Jump, Jump Around: Trampoline Center Coming to Town

An OK was given by the ZBA, stretching toward a SkyZone in Northborough.

David O'Connor says there are very few people, if any, who don't feel compelled to jump around on a trampoline when they see one. It's a fun magnet that can get groups of kids giggling, and transport a middle-aged woman back to childhood within a bounce.

O'Connor, under the business entity D&S Entertainment, plans on opening an indoor trampoline facility in Northborough.

Called the Sky Zone, the franchise features an "all-trampoline walled playing court." With wall to wall trampolines, the facility also incorporates basketball and dodgeball into the bouncy good time.

On Tuesday, the ZBA approved a variance to allow a Sky Zone to lease a unit at 30 Forbes Rd. Since the building sits in an industrial zone (near the Berlin line close to the Solomon Pond Mall), O'Connor needed a variance to build a commercial/entertainment based business there.

"They [the ZBA] came full of questions, but approved it," said O'Connor.

Coming from a background in financial services, insurance in particular, O'Connor had been looking to open a family entertainment center for years. After researching options for more than seven years, he was so impressed with the Sky Zone franchise, he ditched the suit and tie, and committed to the endeavor.

The investment, he said, will require in the vicinity of $1.5 million.

"As soon as I looked at the Sky Zone in Hyde Park, I knew," said O'Connor. "Literally, before I even left the place, I had them send me a package."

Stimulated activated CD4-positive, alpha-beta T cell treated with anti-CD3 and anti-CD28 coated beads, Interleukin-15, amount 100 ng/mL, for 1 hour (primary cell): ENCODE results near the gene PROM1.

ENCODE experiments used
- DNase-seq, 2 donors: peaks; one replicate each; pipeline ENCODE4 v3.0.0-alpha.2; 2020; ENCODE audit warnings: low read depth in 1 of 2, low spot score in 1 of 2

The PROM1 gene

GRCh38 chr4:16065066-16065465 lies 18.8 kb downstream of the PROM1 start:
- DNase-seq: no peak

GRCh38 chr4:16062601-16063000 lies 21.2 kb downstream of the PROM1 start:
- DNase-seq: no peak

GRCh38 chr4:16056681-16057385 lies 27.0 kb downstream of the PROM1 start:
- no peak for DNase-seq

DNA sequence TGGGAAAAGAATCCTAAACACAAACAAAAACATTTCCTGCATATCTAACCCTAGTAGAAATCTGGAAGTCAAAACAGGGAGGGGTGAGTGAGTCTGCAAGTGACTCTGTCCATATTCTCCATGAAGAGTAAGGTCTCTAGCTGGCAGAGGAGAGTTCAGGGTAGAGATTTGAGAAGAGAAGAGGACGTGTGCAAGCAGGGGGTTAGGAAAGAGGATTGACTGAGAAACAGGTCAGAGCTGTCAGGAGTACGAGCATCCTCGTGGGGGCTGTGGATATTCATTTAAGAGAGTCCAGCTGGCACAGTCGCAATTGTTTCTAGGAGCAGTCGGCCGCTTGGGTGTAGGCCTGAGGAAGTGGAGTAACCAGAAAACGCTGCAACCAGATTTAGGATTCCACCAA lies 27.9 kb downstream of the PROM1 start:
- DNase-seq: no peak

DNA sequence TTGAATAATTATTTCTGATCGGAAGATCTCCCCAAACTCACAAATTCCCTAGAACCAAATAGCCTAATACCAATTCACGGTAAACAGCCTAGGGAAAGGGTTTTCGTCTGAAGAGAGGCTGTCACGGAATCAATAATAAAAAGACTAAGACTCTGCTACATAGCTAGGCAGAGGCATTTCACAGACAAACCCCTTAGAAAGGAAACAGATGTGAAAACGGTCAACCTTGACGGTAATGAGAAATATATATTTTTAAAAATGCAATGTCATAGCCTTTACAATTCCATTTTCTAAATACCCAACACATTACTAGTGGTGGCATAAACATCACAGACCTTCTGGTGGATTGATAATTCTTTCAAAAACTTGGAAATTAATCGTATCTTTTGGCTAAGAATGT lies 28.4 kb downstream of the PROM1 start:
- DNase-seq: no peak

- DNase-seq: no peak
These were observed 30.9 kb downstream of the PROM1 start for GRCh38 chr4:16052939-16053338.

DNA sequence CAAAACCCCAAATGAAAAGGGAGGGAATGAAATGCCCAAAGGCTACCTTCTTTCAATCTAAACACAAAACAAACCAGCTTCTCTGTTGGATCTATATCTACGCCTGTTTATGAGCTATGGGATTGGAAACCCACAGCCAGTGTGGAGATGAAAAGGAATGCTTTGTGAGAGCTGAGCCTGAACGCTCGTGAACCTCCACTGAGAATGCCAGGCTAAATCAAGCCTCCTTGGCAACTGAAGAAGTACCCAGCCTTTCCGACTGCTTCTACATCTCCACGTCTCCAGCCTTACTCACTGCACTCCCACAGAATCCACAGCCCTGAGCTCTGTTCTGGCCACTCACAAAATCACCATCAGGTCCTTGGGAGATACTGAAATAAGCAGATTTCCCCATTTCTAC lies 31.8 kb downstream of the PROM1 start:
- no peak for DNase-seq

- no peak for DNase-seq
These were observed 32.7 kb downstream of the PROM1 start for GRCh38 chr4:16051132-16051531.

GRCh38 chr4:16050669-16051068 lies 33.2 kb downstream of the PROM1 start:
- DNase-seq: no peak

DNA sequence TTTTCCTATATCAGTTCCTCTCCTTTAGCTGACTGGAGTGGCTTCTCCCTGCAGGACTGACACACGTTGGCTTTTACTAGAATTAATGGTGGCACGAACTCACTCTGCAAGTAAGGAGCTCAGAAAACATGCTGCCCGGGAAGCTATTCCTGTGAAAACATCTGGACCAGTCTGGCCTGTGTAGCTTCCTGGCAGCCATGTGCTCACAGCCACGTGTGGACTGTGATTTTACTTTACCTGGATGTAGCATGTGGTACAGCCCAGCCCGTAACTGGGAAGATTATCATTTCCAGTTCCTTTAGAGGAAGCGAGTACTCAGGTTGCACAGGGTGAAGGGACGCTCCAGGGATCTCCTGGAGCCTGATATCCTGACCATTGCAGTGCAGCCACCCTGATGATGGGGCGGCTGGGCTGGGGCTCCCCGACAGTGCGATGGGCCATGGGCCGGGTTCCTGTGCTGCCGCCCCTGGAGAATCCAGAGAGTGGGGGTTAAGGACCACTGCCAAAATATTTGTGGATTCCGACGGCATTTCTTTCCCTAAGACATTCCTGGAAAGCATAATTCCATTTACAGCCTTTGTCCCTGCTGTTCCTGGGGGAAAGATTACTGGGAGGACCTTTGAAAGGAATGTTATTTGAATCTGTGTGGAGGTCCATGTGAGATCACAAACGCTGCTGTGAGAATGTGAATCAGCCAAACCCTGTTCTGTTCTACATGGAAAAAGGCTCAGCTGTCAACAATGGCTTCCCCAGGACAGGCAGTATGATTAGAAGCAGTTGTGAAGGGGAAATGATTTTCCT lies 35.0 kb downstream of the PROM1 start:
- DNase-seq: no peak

O'Connor said that by comparison, Sky Zone was more appealing than other options because a trampoline park is open to a wider range of ages, as well as booking options. While most entertainment centers, he said, focus on age groups up through 9 years old, booking mostly birthday parties, Sky Zone will draw kids through seniors, and can be booked for team building, fundraisers and parties.

"When I went to Hyde Park's Sky Zone," he said, "the first thing I noticed was that I saw everything from toddlers to grandparents, from people who looked athletic to people who looked far from athletic ... and everyone was having fun. This is a wonderful thing for teenagers as well. It's unique enough that it will draw across the board."

O'Connor plans to sign the lease soon with the building owners (Cabot), begin the building permit process, and start construction. He hope for the Northborough Sky Zone to be open "late within the first quarter of next year."

Some have questioned safety issues after hearing about Sky Zone coming to town, said O'Connor. He addressed the issue thoroughly; with a background in insurance, he is well aware of the injury statistics caused by sports and entertainment.

He stressed that people make the mistake of comparing an indoor trampoline park, particularly Sky Zone, to a backyard trampoline.

Injuries that occur on backyard trampolines parallel the types and number of injuries that occur in hockey, football and gymnastics. Indoor trampoline parks, however, are much safer, and more in line with a risk similar to baseball, basketball and soccer, said O'Connor.

"Sky Zone makes it a point to limit the capacity," said O'Connor. "And there are rules; some might think there are too many rules. And there is active monitoring. These monitors will be people who have had previous jobs such as lifeguards or camp counselors who have had a responsibility of monitoring activity and behavior.

"Most trampoline injuries," O'Connor continued, "come from falling off or through the tramopline, or because there are seven kids crammed onto one. We take away the ability to fall off, or fall through, and the capacity is limited."

Editor's note: For Simpsons fans, you may remember when Homer Simpson came across a "trambompoline" for sale in the paper. He bought it, and decided to make it a profit venture in his backyard. Here is what ensued.





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